On 25th October 2018, WHO member states agreed to the Declaration of Astana – a vow to strengthen their primary health care systems as an essential step towards achieving universal health coverage. This new declaration follows on from Alma-Ata in 1978, a conference held in Almaty, Kazakhstan where world leaders committed to ‘health for all’. This year the Global Conference on Primary Health Care was held in Astana, Kazakhstan. The new declaration focuses on a primary health care approach, as it is the foundation to achieving goals in universal health coverage and health related sustainable development goals. It will also renew political commitment to primary health care from Governments, non-governmental organizations, academia and global health organizations.
Over the last 40 years since Alma-Ata, the goal of ‘health for all’ has not been achieved. The approach to health care has been in silos, focusing on vertical programs that tackle individual conditions rather than a horizontal approach that aims to strengthen the health system in order to treat patients more holistically. The declaration of Astana highlights that deliberate actions will be required to ensure success and that success will be specifically driven by political will, knowledge, technology and people. Despite these factors contributing to the advancement in health since 1978, ‘health for all’ has not been achieved. Furthermore, neither of these declarations suggests how the goal of ‘health for all’ or primary health care can be achieved.
Success will require more than a vow and agreeing to a set of objectives is not enough.
Success is not only dependent on the factors mentioned in the Declaration of Astana. The rapid advances we have seen in technology, knowledge, political will, and people happened over the last 40 years. Although innovation will occur in the next 40, the impact on health may not be as big, as huge advances have already been made. And even though such huge strides have been accomplished, ‘health for all’ has not. Success will be dependent on something else - accountability. There is a need to hold governments accountable to what they agree to. It is not enough anymore to commit to a declaration. Such a promise requires multilateral institutions such as the UN to develop some sort of accountability mechanism that ensures governments live up to what they committed to. Individual governments need to be made responsible. The UN collects a wealth of information on government health expenditure, health system access, and corruption within government to name a few. However, what good is this data if there is no action that follows?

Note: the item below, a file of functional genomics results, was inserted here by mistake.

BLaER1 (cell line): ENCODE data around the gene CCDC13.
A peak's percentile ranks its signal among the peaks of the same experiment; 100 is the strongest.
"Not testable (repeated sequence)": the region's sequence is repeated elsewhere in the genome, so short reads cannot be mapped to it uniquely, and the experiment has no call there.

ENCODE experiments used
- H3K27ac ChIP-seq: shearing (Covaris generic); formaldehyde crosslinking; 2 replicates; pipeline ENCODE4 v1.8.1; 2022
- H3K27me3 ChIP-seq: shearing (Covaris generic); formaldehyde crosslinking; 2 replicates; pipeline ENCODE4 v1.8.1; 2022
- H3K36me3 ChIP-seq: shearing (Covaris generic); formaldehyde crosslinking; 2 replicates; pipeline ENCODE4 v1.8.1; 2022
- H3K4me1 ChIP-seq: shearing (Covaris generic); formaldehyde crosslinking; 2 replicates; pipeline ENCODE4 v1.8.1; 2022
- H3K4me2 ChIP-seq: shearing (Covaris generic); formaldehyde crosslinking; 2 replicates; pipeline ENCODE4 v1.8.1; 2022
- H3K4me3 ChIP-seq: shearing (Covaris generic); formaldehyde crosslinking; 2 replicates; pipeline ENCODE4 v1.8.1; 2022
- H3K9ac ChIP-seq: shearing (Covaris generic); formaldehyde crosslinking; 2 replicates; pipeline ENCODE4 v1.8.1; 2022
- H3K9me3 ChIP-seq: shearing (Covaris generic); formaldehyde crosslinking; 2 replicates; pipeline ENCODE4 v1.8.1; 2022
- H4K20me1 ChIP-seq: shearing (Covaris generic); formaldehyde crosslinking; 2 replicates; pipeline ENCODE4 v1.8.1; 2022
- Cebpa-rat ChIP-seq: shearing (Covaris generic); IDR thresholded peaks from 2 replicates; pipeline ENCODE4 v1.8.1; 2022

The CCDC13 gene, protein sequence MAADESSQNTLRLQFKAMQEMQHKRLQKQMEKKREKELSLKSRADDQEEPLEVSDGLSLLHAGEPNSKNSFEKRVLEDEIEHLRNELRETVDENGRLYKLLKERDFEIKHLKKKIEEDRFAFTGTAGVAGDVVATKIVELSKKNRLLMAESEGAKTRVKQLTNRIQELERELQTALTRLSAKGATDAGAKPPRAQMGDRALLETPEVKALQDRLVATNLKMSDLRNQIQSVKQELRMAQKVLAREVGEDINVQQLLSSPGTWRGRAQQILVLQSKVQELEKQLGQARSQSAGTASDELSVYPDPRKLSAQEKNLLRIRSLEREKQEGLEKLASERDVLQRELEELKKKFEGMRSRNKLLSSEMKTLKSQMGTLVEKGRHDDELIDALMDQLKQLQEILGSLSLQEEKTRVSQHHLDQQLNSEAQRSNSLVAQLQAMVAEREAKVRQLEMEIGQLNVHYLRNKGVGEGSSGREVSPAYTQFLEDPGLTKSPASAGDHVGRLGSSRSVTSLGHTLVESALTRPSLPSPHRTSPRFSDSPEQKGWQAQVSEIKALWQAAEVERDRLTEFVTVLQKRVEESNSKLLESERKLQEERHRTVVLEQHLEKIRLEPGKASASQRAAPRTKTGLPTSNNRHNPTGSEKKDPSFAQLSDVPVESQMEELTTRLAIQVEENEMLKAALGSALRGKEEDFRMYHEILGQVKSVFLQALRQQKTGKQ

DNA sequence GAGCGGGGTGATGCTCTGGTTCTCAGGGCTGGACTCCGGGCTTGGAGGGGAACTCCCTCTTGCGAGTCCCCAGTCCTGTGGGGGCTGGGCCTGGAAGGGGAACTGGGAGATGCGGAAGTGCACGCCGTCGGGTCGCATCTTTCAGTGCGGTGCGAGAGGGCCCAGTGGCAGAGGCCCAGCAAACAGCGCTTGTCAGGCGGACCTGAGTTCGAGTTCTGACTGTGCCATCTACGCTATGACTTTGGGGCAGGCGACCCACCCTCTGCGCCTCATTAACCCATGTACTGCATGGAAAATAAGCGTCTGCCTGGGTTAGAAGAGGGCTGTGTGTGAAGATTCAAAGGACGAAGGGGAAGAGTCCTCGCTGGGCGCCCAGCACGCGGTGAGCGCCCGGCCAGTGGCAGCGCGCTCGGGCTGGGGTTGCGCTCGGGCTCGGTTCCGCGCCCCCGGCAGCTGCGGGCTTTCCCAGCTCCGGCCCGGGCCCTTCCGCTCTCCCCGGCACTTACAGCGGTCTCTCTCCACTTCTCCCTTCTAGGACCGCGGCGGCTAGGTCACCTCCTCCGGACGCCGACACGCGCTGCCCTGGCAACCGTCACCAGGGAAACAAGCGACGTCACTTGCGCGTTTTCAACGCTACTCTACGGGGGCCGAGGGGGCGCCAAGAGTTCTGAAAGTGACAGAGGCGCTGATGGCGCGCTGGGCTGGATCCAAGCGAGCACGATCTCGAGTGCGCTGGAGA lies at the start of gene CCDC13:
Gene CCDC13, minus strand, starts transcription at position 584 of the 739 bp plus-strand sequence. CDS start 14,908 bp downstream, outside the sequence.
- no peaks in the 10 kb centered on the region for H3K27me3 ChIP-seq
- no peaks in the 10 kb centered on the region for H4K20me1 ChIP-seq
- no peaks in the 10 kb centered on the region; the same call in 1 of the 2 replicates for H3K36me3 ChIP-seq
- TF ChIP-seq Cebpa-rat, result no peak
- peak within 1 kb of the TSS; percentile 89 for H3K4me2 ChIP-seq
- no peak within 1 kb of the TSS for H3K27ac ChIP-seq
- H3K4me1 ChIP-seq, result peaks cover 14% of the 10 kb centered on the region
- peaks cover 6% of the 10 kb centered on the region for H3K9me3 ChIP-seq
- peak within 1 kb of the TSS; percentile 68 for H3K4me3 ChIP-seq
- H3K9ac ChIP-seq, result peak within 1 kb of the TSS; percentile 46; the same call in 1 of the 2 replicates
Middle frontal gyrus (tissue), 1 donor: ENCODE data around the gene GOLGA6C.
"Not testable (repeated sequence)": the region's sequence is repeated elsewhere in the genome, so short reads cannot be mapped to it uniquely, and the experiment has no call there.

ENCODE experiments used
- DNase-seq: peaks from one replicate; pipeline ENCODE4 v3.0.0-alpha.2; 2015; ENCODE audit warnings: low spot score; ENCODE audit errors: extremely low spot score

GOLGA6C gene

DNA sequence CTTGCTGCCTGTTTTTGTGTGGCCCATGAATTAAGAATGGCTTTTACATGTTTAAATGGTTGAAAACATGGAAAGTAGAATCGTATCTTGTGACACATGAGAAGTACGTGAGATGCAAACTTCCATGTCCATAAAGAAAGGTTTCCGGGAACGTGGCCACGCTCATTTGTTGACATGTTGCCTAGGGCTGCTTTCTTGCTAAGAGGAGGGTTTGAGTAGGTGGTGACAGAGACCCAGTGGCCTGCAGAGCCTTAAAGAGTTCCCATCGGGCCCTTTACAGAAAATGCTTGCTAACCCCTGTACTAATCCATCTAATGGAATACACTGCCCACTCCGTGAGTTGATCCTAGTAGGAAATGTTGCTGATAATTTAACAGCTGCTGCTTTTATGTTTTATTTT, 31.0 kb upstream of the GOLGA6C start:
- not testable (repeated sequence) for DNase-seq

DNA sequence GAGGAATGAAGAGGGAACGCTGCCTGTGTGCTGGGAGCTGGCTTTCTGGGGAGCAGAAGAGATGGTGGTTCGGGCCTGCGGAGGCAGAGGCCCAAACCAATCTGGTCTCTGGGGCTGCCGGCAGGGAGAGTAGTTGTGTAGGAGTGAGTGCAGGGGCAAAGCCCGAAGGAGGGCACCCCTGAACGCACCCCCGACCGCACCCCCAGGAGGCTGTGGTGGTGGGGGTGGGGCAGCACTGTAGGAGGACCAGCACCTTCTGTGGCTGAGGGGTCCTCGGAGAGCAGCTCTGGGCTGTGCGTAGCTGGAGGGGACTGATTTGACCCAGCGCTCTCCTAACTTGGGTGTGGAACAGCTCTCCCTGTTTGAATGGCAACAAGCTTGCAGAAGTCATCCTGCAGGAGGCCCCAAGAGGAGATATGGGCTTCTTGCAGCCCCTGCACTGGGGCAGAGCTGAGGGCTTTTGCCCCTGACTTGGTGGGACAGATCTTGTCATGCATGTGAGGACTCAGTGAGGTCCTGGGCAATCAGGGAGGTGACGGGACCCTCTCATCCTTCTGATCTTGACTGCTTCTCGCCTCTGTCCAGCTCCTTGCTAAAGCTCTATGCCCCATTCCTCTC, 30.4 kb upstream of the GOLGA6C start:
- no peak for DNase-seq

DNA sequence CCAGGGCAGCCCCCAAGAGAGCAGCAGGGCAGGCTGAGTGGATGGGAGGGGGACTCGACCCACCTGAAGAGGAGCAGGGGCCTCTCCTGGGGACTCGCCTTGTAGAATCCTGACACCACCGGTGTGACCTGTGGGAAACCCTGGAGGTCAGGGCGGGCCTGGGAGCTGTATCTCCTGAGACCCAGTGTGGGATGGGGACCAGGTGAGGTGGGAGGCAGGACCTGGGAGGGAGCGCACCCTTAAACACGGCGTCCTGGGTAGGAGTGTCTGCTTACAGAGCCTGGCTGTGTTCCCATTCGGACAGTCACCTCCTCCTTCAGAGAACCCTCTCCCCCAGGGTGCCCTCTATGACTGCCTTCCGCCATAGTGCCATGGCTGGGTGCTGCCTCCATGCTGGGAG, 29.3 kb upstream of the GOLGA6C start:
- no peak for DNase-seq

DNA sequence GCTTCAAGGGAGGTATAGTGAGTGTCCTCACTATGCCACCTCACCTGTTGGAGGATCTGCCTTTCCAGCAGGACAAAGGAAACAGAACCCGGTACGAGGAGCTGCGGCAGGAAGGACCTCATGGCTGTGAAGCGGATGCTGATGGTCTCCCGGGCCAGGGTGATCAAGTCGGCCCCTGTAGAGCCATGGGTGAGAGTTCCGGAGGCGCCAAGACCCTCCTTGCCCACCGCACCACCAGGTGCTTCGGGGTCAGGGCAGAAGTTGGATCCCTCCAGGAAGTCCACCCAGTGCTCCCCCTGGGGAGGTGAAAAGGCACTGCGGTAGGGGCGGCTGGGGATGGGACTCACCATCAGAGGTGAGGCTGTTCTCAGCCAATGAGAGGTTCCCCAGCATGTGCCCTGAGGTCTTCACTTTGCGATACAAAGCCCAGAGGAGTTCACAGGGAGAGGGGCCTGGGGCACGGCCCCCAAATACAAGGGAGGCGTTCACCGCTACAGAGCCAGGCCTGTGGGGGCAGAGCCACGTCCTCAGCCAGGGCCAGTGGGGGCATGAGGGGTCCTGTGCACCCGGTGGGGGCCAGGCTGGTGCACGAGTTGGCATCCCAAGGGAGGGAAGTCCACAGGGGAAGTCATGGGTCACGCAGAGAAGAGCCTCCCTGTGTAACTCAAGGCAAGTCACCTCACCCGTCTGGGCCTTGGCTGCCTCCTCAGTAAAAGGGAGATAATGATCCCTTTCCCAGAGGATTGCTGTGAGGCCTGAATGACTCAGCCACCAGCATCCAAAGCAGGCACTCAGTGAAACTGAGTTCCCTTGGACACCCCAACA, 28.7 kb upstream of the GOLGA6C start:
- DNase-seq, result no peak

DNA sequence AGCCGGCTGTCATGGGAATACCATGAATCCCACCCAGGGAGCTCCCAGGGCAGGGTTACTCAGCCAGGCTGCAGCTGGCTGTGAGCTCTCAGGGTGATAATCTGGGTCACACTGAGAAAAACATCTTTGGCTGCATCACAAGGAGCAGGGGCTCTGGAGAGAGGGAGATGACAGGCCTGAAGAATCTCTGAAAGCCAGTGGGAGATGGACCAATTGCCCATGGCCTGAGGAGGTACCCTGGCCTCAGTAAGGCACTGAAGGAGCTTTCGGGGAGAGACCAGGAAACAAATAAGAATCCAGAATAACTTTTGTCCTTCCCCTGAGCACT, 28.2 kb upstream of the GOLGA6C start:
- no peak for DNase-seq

As well as accountability, governments in the Global South, where primary health care still struggles to surface, need to harness what they already have when it comes to people, knowledge and technology. Countries for example like India have all the ingredients for success - it is now up to the Indian government to channel funding into ensuring the effects of people, knowledge and technology are fully realized.
Hopefully the excitement and intention of accomplishing The Declaration of Astana will not be short lived.
By Shreya Patel
Photo Credit: International conference on Primary Care - Almaty 1978. Wikimedia Commons.
Identification of anemia in pregnant women is important, since it is an important cause of multiple complications during pregnancy (preterm delivery, low birth weight and perinatal death), so it is recommended to all pregnant women, in the first prenatal visit and at 28 weeks of gestation, the measurement of serum concentrations of hemoglobin and hematocrit as a screening test for anemia.
Prenatal assessment seeks to identify, through clinical history, sociodemographic characteristics, mean blood pressure, Doppler of the uterine arteries and biochemical markers such as pregnancy-associated plasma protein A (PAPP-A) and placental growth factor (PlGF), those women who are at high risk of developing preeclampsia in order to take appropriate measures. that can help reduce that risk.